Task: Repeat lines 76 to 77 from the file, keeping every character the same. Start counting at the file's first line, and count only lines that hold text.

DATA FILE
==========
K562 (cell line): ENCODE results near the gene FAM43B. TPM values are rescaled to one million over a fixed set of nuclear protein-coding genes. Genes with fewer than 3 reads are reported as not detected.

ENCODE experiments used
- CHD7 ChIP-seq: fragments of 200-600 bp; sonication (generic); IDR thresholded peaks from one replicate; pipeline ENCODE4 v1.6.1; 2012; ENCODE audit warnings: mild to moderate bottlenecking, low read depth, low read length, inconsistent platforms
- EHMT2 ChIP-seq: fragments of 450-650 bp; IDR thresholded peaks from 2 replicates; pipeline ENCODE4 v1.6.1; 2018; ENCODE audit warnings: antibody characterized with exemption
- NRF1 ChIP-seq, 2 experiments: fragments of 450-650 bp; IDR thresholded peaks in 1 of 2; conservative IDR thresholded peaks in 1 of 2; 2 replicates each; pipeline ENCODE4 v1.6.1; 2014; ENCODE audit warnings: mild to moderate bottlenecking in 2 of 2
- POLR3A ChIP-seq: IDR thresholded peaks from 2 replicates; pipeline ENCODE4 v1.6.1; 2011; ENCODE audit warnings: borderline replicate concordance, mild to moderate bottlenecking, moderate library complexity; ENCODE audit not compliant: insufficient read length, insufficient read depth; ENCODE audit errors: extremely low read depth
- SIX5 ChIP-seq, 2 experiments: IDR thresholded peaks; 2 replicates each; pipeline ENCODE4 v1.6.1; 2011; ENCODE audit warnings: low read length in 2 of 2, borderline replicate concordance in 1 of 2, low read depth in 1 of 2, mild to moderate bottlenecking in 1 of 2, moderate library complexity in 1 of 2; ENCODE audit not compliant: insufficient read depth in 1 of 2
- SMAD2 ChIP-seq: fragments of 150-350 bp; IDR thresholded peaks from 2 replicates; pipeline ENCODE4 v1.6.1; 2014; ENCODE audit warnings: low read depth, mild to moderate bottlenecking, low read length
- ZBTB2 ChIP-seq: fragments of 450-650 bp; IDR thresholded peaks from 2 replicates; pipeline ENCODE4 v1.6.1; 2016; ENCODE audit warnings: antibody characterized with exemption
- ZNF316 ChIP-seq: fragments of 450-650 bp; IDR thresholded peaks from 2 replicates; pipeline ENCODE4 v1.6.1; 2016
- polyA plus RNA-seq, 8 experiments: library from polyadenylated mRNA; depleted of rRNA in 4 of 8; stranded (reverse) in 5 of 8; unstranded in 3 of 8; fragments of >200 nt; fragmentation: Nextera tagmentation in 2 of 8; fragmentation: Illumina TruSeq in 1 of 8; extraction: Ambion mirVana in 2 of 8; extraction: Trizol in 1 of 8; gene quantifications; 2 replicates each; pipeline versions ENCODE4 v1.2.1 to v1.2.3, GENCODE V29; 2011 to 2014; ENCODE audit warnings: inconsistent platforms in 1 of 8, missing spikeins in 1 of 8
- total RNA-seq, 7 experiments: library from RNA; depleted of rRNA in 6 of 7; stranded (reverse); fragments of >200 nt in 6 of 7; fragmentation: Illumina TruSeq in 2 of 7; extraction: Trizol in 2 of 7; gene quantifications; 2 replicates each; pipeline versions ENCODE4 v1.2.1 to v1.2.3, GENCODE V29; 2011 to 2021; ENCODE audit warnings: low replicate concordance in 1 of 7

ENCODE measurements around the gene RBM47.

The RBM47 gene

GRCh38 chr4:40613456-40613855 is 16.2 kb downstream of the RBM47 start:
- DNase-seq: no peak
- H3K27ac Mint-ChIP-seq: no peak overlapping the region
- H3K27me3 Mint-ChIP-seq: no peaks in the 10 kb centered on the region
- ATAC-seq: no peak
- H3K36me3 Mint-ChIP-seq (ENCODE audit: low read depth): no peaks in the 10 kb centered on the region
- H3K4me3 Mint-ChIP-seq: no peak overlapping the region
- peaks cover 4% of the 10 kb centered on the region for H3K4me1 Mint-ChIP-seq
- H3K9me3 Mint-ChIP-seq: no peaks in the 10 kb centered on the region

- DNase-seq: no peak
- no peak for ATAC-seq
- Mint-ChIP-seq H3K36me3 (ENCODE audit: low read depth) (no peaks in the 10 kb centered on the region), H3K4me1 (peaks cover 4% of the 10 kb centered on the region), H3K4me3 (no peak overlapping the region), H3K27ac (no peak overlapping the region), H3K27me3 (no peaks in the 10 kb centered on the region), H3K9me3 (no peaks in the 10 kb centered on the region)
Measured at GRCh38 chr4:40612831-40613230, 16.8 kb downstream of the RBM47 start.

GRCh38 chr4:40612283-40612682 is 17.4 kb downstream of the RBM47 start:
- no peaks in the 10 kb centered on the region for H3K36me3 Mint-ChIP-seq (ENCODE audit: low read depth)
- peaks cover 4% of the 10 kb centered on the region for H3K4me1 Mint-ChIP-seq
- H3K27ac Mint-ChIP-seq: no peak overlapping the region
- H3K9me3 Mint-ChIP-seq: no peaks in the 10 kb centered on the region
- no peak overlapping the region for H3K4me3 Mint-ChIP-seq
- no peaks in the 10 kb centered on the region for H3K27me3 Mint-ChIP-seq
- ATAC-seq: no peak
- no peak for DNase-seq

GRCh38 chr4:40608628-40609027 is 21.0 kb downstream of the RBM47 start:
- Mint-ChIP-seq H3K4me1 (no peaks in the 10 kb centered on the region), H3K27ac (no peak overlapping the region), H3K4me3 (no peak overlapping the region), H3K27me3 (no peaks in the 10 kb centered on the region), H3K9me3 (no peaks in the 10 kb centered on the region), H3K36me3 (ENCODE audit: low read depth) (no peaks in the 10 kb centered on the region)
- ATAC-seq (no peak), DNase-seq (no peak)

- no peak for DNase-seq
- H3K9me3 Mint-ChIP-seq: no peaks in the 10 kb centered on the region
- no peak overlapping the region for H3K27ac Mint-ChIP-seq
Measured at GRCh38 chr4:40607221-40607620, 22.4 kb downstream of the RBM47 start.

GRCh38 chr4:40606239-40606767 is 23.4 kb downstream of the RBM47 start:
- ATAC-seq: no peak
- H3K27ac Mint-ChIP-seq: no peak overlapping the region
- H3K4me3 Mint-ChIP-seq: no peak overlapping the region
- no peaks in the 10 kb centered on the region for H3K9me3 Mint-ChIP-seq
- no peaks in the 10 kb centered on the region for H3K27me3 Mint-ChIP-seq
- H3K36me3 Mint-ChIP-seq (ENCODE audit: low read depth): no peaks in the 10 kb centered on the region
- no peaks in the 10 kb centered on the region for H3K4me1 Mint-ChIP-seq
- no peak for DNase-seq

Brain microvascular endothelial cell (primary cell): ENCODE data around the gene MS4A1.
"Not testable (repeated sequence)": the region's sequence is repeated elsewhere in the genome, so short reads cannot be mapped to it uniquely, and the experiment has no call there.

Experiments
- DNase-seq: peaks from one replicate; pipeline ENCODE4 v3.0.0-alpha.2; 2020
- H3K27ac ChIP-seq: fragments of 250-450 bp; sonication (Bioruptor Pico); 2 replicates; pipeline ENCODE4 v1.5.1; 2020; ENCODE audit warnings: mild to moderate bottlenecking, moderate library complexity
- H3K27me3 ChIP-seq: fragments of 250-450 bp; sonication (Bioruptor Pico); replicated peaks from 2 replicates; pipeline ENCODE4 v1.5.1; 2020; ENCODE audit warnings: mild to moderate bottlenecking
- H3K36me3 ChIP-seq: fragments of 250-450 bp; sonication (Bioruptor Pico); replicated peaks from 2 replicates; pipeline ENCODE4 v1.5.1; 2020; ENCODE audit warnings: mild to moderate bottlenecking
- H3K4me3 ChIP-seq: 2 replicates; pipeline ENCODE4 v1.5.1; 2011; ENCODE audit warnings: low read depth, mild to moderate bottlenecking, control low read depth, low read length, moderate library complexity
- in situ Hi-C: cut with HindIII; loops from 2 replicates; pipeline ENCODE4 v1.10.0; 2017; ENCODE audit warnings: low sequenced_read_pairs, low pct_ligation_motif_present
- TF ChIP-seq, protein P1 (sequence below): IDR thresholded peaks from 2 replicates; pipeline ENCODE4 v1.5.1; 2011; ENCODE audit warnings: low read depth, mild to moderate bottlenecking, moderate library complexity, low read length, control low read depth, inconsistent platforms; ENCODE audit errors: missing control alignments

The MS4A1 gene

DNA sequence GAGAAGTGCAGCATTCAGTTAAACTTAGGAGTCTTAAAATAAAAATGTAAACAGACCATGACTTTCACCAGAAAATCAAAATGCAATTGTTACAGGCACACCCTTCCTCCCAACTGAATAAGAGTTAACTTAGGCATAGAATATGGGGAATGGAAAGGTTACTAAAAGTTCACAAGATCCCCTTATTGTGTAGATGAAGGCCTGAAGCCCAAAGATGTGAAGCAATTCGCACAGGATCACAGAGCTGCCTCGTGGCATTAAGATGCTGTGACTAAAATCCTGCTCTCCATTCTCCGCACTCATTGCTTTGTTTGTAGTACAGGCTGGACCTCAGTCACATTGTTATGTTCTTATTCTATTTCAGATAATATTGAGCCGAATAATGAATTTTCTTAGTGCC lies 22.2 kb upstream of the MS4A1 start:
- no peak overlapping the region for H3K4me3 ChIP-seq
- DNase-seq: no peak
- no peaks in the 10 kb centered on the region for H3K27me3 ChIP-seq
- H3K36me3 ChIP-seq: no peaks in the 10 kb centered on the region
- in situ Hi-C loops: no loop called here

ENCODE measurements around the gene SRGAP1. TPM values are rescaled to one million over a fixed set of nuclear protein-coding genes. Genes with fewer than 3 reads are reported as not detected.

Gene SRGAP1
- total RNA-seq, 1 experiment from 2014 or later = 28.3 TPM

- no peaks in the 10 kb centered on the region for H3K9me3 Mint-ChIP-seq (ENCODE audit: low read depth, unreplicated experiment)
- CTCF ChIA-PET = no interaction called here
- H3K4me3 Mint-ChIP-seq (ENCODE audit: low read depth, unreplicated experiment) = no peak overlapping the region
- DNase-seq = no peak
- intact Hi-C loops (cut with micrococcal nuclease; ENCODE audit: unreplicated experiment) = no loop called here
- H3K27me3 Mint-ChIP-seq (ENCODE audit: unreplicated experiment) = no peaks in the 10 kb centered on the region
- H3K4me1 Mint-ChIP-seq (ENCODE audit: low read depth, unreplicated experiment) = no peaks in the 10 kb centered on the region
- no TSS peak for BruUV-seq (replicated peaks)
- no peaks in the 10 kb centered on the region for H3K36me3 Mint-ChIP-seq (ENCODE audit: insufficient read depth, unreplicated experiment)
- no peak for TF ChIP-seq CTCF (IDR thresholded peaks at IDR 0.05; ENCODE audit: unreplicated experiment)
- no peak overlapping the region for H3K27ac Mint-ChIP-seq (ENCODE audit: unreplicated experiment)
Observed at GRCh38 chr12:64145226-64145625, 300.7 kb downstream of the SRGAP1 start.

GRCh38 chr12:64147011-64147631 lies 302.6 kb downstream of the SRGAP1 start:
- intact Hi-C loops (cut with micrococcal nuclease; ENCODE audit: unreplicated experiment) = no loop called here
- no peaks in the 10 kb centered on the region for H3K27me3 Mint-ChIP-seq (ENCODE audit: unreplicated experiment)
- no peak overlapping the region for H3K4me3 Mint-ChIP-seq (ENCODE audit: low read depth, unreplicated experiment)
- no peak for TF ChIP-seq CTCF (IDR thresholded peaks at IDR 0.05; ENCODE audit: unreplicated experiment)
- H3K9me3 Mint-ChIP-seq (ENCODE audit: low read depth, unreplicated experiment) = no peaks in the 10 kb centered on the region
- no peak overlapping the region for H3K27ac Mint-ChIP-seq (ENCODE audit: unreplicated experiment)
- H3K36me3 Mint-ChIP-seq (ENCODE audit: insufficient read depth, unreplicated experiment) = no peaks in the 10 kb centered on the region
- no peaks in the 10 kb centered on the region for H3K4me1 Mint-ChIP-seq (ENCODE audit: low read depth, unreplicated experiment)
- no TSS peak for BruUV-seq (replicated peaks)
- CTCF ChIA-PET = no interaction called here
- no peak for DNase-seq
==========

- DNase-seq = no peak
- intact Hi-C loops (cut with micrococcal nuclease; ENCODE audit: unreplicated experiment) = no loop called here